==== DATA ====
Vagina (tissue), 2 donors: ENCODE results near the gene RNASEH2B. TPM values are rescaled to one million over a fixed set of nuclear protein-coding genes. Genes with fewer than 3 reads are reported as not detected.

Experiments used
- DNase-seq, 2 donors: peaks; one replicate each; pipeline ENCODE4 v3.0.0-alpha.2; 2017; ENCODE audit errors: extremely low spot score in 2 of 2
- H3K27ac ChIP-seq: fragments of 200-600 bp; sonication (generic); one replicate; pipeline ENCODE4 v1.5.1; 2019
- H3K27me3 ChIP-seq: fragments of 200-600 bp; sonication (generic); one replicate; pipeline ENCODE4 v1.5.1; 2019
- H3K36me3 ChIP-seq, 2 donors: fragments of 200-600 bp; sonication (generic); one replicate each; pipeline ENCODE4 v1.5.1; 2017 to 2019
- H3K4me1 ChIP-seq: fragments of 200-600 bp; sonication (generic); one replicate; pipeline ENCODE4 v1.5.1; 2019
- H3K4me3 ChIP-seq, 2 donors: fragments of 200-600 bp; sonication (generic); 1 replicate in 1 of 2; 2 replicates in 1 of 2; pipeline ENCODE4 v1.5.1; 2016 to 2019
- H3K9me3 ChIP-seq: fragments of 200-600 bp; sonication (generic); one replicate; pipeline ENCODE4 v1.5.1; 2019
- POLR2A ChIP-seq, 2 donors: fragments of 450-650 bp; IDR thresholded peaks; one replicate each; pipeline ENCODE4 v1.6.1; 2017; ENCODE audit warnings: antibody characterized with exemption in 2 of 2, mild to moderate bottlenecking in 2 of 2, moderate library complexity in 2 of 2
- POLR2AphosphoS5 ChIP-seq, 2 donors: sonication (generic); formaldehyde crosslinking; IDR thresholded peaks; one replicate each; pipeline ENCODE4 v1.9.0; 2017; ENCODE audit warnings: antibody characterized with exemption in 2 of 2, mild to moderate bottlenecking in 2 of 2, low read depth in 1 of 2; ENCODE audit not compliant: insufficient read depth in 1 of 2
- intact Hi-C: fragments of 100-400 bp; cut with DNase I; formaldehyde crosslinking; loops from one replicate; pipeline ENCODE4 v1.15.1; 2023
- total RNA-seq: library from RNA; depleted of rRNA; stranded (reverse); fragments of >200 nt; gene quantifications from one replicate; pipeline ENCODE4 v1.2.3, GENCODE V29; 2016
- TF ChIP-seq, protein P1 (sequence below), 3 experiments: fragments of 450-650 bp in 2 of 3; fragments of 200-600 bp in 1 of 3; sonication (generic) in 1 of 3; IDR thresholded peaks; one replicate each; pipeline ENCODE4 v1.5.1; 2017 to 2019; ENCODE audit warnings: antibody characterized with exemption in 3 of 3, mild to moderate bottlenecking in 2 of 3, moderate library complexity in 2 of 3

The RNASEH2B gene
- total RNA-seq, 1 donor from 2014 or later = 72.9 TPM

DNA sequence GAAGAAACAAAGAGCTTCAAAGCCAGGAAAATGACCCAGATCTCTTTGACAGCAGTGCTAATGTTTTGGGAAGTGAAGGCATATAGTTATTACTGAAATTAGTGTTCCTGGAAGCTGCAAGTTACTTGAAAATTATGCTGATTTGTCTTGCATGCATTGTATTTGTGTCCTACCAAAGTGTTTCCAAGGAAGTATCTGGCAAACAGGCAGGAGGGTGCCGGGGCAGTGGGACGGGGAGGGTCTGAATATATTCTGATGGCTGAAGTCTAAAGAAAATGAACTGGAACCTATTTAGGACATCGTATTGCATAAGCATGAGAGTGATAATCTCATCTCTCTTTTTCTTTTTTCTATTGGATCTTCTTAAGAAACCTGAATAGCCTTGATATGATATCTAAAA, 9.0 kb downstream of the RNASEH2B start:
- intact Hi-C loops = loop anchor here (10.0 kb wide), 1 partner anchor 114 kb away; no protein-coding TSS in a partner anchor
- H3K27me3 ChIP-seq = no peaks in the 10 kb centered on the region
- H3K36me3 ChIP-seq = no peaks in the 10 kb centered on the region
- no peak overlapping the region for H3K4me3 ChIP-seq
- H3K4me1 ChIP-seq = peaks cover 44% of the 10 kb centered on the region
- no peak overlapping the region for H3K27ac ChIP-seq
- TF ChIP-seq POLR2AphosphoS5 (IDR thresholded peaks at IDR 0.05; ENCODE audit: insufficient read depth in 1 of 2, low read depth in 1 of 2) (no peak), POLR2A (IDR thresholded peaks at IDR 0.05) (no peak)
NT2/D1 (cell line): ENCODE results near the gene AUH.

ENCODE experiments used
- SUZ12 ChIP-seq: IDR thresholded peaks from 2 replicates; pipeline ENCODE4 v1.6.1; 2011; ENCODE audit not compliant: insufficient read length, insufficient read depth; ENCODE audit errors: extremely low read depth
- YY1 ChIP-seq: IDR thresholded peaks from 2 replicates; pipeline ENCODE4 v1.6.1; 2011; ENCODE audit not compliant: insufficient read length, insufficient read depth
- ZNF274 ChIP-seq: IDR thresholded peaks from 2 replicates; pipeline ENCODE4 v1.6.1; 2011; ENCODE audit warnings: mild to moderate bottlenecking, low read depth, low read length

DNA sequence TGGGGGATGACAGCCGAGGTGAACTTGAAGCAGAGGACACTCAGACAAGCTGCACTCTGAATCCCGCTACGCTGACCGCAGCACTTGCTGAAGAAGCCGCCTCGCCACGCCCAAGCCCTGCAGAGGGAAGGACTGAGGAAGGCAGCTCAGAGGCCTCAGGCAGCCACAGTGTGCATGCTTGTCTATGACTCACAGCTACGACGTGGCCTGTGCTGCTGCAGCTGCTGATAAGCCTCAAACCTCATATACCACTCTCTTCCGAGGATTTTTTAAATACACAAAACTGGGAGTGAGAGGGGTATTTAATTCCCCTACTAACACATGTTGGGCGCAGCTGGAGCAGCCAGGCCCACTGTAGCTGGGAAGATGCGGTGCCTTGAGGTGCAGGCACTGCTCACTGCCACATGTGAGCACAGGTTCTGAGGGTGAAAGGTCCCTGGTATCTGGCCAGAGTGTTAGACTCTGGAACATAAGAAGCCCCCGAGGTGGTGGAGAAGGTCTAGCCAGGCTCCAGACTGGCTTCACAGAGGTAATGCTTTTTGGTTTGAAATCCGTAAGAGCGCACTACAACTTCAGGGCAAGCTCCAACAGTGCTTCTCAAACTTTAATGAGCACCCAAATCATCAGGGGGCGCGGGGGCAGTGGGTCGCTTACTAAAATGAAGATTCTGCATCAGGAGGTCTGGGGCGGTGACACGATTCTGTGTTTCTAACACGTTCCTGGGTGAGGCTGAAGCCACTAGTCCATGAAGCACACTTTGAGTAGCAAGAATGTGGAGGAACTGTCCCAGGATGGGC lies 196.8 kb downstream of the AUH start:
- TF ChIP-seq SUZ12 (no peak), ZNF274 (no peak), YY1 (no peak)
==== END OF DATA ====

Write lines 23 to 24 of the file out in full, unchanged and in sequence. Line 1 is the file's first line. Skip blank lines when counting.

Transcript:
- no peak overlapping the region for H3K27ac ChIP-seq
- TF ChIP-seq POLR2AphosphoS5 (IDR thresholded peaks at IDR 0.05; ENCODE audit: insufficient read depth in 1 of 2, low read depth in 1 of 2) (no peak), POLR2A (IDR thresholded peaks at IDR 0.05) (no peak)